Tests for Psoriatic Arthritis

There isn’t one simple test for diagnosing psoriatic arthritis. A rheumatologist will need to evaluate several factors before giving a diagnosis. A final diagnosis will be based on your symptoms and the results of various tests.

Imaging Tests

A rheumatologist may order an imaging test to look for signs of psoriatic arthritis. X-rays are most effective at diagnosing later-stage PsA. They’re not generally effective at detecting early-stage PsA. They can detect severe bone changes that indicate PsA.

Ultrasound and magnetic resonance imaging (MRI) may also be used to identify inflammation of joints and tendons.

Blood Tests

No specific blood test can confirm a PsA diagnosis. Instead, blood tests are used to detect inflammation and rule out other types of arthritis. Below are some types of blood tests your doctor may order:

  • Rheumatoid factor (RF) is an antibody found in people with rheumatoid arthritis. A positive RF test can help rule out psoriatic arthritis.
  • C-reactive protein (CRP) tests can detect inflammation.
  • Erythrocyte sedimentation rate (ESR) is another test used to detect inflammation.

Biopsies and Other Tests

Biopsies are sometimes used to help confirm a diagnosis of PsA or rule out other conditions. Your doctor may perform the following types of procedures:

  • Arthrocentesis, or joint fluid analysis, is performed by removing fluid from an affected joint with a needle. It can help rule out gout.
  • A skin biopsy —which involves removing a small skin sample for testing — may be performed to confirm psoriasis or another skin condition.

Learn more about psoriatic arthritis diagnosis and tests.

Do you have psoriatic arthritis?
Click here to share your experience in the comments below.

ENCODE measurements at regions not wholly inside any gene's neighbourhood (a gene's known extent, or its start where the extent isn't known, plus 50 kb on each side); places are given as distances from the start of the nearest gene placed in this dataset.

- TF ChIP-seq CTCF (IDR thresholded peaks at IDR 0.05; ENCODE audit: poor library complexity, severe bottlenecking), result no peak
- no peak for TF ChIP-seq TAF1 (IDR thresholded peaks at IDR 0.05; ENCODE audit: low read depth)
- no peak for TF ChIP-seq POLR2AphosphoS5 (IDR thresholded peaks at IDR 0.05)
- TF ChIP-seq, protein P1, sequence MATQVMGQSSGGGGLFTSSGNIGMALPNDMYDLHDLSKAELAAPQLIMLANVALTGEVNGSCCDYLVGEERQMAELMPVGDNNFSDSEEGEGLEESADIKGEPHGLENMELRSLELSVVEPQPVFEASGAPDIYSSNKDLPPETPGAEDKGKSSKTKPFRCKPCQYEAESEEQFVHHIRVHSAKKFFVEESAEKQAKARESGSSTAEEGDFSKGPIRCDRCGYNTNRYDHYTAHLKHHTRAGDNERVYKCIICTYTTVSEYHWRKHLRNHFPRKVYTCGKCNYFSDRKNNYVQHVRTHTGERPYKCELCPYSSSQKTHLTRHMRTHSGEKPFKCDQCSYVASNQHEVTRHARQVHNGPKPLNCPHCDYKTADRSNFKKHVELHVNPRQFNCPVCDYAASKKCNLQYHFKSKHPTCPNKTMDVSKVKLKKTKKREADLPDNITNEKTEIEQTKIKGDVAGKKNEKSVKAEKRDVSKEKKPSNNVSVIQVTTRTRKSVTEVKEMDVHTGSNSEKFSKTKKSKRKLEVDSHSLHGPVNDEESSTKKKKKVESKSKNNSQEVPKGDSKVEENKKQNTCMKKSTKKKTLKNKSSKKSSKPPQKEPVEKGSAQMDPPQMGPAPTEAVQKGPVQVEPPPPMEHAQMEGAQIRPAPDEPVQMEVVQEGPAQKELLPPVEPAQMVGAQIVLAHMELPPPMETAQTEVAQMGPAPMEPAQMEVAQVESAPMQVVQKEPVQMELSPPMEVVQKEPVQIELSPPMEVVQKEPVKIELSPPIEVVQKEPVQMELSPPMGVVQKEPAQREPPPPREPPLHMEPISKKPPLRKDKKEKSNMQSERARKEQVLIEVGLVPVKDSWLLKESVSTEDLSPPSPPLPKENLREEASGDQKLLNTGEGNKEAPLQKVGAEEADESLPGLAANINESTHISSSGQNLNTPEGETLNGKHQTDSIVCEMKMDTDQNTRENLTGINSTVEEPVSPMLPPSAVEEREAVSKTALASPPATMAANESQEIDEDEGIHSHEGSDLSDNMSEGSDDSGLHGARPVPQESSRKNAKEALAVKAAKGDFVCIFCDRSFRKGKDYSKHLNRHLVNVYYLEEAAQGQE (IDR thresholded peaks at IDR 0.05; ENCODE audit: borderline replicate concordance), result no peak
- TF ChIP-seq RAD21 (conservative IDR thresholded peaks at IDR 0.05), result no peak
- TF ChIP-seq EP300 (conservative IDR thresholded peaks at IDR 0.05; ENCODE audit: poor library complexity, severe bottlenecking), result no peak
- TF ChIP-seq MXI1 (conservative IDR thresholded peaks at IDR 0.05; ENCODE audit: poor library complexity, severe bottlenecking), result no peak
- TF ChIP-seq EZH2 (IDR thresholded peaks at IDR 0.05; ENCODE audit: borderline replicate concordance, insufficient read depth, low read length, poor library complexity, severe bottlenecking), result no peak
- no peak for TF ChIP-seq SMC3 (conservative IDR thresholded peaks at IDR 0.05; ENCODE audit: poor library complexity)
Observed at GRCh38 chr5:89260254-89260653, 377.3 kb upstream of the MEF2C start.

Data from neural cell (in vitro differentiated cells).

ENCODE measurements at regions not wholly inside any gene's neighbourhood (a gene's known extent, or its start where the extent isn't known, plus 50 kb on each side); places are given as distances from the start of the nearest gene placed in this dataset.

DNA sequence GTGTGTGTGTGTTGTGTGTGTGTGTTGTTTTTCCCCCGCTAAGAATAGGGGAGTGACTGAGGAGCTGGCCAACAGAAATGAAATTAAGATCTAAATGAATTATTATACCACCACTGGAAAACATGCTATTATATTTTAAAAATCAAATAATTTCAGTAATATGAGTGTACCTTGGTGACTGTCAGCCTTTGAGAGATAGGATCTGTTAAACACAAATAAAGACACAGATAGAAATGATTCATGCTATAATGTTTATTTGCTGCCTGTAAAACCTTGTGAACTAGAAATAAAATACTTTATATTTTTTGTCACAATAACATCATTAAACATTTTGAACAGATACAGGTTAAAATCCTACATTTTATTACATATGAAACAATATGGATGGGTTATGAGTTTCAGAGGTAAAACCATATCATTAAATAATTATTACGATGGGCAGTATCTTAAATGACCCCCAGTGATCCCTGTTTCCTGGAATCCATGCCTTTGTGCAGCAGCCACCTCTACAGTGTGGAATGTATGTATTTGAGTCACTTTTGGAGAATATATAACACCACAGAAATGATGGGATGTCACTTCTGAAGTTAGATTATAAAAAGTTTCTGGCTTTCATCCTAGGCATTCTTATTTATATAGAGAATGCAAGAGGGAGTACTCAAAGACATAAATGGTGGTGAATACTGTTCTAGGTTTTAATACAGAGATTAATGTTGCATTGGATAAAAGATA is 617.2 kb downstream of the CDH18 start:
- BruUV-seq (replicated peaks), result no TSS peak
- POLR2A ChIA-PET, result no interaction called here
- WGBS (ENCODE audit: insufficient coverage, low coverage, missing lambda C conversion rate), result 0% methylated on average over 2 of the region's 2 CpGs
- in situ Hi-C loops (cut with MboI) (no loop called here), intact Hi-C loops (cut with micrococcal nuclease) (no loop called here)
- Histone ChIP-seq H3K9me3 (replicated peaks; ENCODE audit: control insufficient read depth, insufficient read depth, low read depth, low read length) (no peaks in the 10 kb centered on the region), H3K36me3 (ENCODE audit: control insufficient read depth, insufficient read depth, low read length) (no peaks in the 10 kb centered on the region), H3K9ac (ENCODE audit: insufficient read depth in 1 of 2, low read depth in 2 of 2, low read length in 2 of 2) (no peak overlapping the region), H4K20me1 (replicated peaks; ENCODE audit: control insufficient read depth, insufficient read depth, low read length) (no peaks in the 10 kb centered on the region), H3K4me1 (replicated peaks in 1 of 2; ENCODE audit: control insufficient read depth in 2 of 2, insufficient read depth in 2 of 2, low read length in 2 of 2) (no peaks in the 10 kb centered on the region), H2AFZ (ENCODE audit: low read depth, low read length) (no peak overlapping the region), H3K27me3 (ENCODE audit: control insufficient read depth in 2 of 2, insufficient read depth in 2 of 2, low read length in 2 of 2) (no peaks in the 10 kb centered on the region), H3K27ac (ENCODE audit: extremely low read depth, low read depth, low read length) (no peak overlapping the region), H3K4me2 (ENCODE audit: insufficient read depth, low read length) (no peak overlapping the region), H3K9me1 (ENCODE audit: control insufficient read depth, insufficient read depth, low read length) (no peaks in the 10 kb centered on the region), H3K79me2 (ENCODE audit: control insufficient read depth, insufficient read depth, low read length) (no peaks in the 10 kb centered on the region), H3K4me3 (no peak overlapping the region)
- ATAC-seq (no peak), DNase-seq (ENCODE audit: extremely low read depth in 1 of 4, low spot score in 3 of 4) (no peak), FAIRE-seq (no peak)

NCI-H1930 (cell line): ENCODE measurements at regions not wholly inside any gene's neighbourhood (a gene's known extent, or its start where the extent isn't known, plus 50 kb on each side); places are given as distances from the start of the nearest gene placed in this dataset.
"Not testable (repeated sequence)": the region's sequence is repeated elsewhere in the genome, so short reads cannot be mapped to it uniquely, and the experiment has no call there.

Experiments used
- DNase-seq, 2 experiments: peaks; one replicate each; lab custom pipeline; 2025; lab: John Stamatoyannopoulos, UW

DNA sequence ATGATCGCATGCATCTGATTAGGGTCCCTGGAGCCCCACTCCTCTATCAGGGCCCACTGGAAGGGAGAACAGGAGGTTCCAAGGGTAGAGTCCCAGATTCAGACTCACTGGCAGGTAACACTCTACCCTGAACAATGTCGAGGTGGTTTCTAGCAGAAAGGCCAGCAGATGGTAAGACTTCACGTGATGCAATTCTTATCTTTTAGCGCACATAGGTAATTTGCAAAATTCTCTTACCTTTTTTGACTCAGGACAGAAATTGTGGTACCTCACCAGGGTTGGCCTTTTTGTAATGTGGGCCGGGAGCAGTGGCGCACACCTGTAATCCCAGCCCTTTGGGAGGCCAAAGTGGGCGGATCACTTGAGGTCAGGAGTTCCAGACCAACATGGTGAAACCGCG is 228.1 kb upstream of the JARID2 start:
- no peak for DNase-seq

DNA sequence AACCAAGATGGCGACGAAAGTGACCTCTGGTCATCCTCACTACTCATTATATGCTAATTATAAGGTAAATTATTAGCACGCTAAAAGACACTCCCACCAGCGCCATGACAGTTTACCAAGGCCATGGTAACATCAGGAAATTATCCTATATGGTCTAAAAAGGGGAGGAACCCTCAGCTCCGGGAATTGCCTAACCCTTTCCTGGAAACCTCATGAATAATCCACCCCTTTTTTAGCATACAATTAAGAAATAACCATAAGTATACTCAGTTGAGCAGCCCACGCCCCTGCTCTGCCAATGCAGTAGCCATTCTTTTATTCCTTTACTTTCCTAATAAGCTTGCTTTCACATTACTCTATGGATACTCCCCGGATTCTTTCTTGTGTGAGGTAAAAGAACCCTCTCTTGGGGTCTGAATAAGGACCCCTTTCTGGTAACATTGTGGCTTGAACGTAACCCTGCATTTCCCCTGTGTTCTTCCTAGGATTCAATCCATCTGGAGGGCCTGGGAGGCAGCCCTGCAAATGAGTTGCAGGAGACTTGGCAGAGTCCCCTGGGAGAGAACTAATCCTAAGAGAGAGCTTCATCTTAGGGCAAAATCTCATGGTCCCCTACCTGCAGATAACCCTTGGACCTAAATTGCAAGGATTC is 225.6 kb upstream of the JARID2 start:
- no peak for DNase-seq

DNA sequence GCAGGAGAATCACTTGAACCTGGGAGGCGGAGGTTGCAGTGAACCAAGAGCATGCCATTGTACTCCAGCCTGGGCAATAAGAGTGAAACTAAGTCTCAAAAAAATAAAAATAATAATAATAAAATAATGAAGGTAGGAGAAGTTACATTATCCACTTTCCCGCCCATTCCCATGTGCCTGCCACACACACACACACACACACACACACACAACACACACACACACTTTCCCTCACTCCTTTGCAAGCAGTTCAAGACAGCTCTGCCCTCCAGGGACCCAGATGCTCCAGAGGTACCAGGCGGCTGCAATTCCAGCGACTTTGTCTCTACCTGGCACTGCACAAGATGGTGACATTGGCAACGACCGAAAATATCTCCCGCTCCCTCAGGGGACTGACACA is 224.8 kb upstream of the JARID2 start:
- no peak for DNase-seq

What Are the Symptoms of Psoriatic Arthritis?

Psoriatic arthritis is characterized by joint pain, swelling, and stiffness. PsA symptoms may be mild or have a severe impact on quality of life.

Dactylitis

Also referred to as “sausage digits,” dactylitis is painful swelling in the fingers and toes. It’s often the first symptom of PsA.

Enthesitis

People with PsA may have enthesitis, a condition characterized by pain or tenderness where ligaments and tendons attach to bone. Enthesitis most frequently occurs in the heels and bottoms of the feet, though it can also affect the elbows.

Nail Changes

White spots, flaking, pitting (shallow or deep dents on your nails), or lifting of the nail bed may also be symptoms of psoriatic arthritis. Up to 90 percent of people with PsA experience nail changes, according to CreakyJoints.

Read more about nail symptoms of PsA.

Skin Psoriasis

Itchy, scaly, red, purple, or silvery lesions appear prior to the onset of psoriatic arthritis in approximately 75 percent of people with PsA, according to DermNet NZ. Skin disease can appear 10 to 20 years before developing joint symptoms, notes John Hopkins Arthritis Center.

Other Psoriatic Arthritis Symptoms

Not all PsA symptoms affect the skin and joints. Other possible symptoms include uveitis (inflammatory eye condition) and fatigue.

Read more about symptoms of psoriatic arthritis.

What Are the Types of Psoriatic Arthritis?

Psoriatic arthritis can be broken into five categories defined by the impacted joints. It’s possible to have more than one type of PsA.